EPB Excavation and Conditioning of Cohesive Mixed Soils: Clogging and Flow Evaluation
Garroux GonÃ§alves de Oliveira, Daniela
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When shield tunnels are being excavated along varying geological conditions, it is essential to understand the behaviour of the material being excavated, as it influences excavation speed and ground stability, in addition to other operational issues. For an Earth Pressure Balance Machine (EPBM), this requirement is increased because the excavated material, combined with the rotation of the machine screw conveyor and the thrust of the hydraulic jacks, is responsible for holding the pressure ahead of the machine. For this system to function, this material needs to maintain certain engineering characteristics. In the absence of those key target properties, additives should be mixed with the excavated soil in front of the machine or in the conveyor system, a process called ground conditioning. There are numerous bodies of research concerning EPBM conditioning that mostly focus on either sandy or clayey soils, with relatively little published information regarding mixed ground. Terrains originating from the tropical weathering of rocks present these mixed ground characteristics. EPBM have excavated this type of ground in many areas around the world. The aim of this thesis is to investigate and characterize this type of terrain, exploring the particularities regarding its excavation by EPB shields, including the conditioning of those materials. The focus is on cohesive mixed soil, thus restraining the topic. This research includes two main subjects: the assessments of clogging behaviour and flow behaviour of cohesive mixed soils for EPBM excavation, drawing a parallel between them whenever possible. A laboratory routine was developed for investigating and characterising these mixed soils and their flow and clogging tendencies. Soils were assembled in the laboratory, allowing control of all the inspected elements. Several conclusions related to the clogging potential and flow behaviour could be achieved by changing certain variables: clay mineral, clay fraction, grain size of the sand fraction, water content, foam, and polymers. This laboratory routine and some of the achieved conclusions can be also applied to materials other than cohesive mixed soils. Some considerations for future work are provided, foreseeing the need for a future correlation and validation of the assumptions here made with real tunnel drives.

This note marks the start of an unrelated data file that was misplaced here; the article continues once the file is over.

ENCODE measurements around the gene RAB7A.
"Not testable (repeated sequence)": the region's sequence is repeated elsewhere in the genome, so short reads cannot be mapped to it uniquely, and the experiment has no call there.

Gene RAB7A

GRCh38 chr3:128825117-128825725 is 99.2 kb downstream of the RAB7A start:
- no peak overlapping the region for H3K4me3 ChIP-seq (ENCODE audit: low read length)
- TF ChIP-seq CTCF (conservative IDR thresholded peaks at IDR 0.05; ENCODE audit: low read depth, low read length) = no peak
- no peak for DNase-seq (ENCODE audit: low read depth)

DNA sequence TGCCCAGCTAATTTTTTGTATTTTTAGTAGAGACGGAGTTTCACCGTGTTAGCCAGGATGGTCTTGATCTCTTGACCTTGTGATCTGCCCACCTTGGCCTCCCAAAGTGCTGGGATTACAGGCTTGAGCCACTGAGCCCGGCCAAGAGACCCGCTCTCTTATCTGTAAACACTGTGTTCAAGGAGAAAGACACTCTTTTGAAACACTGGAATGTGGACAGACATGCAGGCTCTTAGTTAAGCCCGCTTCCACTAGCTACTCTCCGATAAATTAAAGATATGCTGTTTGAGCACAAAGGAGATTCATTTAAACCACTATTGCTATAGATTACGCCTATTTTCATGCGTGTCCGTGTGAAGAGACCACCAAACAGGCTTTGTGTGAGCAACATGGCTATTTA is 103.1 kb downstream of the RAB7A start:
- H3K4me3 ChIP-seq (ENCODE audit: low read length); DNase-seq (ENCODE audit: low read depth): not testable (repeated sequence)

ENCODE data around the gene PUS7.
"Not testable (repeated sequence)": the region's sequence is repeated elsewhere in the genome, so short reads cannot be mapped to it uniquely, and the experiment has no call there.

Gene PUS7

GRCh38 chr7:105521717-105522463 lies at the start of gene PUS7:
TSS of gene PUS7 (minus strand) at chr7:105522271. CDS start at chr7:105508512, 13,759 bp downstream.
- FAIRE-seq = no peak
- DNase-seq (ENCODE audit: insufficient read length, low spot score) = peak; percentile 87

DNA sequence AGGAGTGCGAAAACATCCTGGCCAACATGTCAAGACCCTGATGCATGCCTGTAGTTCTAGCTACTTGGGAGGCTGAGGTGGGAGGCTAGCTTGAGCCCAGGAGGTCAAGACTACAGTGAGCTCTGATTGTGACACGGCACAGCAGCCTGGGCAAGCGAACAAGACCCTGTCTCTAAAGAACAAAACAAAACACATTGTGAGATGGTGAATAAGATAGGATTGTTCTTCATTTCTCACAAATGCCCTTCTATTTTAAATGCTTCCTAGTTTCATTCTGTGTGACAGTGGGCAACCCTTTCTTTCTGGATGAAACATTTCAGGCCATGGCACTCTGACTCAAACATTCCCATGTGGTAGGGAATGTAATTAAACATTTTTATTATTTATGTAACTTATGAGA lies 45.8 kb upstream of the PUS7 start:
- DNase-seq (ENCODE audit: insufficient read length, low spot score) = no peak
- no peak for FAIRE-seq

URI for this recordhttp://hdl.handle.net/1974/24867
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